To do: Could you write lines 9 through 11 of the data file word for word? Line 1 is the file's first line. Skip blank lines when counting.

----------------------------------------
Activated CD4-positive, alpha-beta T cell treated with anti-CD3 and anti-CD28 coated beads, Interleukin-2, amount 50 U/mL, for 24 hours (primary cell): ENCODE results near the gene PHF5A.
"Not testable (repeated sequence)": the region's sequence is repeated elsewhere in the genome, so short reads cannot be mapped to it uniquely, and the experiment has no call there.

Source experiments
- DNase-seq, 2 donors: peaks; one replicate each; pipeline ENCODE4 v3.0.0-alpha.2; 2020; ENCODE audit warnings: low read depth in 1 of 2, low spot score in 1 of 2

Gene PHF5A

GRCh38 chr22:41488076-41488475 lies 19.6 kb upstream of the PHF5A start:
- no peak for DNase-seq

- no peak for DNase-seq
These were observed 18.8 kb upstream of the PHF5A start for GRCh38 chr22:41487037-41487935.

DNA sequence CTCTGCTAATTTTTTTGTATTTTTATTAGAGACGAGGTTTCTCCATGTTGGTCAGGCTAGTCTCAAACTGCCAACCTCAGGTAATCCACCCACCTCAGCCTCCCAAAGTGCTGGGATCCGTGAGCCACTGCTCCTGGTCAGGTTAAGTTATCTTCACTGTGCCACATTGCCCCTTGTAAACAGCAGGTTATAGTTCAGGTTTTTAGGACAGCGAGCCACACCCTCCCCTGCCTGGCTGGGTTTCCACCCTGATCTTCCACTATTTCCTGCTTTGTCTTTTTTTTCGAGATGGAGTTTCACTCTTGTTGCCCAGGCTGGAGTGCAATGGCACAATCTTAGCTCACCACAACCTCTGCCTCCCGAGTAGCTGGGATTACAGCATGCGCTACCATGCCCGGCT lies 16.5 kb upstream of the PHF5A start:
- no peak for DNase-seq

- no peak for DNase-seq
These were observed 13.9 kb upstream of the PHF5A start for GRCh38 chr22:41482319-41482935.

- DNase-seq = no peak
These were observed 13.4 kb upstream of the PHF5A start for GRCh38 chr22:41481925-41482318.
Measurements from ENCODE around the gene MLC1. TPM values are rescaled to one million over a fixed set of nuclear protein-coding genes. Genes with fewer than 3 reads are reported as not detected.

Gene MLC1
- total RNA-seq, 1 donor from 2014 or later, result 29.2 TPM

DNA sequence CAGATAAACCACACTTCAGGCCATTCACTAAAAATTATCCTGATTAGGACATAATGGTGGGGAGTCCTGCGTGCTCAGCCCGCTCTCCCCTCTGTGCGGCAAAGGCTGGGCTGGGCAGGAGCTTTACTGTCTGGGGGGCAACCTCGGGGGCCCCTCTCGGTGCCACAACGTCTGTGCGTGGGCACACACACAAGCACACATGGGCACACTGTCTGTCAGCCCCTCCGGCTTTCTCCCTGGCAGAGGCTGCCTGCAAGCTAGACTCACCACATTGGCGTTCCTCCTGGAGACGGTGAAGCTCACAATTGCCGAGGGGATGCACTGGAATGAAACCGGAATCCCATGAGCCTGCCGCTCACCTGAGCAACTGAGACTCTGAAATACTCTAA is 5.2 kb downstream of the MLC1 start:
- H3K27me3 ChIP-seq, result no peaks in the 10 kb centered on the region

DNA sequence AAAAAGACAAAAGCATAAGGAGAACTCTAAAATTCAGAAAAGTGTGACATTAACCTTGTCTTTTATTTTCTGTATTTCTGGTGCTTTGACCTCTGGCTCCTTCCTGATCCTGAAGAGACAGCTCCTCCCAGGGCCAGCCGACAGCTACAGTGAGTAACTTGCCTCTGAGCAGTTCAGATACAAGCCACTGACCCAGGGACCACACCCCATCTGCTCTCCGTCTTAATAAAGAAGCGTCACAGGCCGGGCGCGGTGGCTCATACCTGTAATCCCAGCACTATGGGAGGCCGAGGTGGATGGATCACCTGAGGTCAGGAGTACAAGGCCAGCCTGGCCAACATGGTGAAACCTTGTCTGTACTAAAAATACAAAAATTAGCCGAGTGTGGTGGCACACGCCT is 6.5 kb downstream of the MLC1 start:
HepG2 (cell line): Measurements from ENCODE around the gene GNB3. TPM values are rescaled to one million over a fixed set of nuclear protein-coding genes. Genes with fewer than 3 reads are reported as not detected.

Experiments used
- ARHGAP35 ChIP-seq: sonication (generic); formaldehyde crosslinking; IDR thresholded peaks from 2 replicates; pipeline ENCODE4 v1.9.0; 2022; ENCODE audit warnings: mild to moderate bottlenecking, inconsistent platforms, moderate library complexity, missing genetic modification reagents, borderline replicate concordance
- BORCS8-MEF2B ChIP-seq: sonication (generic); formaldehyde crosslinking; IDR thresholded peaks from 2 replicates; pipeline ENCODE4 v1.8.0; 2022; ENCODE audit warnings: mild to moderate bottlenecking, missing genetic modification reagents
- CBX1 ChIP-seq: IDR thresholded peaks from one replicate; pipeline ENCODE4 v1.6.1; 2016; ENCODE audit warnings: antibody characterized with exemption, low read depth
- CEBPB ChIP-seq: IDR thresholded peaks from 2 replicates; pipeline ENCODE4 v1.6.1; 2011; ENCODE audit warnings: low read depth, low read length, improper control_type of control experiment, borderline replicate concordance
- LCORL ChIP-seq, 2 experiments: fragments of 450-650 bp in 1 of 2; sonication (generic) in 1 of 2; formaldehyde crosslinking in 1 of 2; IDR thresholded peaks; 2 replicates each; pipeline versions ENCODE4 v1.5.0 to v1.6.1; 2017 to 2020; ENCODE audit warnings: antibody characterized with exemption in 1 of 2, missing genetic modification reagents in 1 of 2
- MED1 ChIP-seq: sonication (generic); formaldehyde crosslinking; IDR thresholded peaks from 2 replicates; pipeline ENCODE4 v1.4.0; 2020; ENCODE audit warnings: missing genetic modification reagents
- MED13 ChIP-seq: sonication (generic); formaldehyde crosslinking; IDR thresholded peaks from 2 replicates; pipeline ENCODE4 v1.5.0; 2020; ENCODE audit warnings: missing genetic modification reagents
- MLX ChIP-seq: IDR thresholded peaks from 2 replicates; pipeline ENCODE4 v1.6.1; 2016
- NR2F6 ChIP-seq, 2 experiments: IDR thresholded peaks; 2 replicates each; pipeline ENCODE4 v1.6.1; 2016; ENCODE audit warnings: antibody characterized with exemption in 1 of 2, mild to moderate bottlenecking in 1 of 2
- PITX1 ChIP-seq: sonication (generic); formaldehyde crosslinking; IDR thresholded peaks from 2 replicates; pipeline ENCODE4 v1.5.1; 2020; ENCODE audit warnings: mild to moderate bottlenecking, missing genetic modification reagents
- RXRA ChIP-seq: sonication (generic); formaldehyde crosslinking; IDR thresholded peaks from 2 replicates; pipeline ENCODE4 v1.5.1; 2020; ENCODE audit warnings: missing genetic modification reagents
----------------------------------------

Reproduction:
These were observed 18.8 kb upstream of the PHF5A start for GRCh38 chr22:41487037-41487935.

DNA sequence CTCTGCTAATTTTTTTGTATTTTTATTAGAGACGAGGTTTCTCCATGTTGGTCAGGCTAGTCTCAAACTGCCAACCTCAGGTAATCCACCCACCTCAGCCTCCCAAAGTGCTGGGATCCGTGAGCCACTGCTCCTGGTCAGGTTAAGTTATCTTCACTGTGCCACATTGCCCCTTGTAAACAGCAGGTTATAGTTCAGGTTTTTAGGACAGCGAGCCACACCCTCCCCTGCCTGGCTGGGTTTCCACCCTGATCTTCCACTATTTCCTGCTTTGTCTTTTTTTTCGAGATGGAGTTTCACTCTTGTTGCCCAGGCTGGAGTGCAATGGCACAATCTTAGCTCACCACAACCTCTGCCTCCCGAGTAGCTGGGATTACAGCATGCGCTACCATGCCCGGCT lies 16.5 kb upstream of the PHF5A start:
- no peak for DNase-seq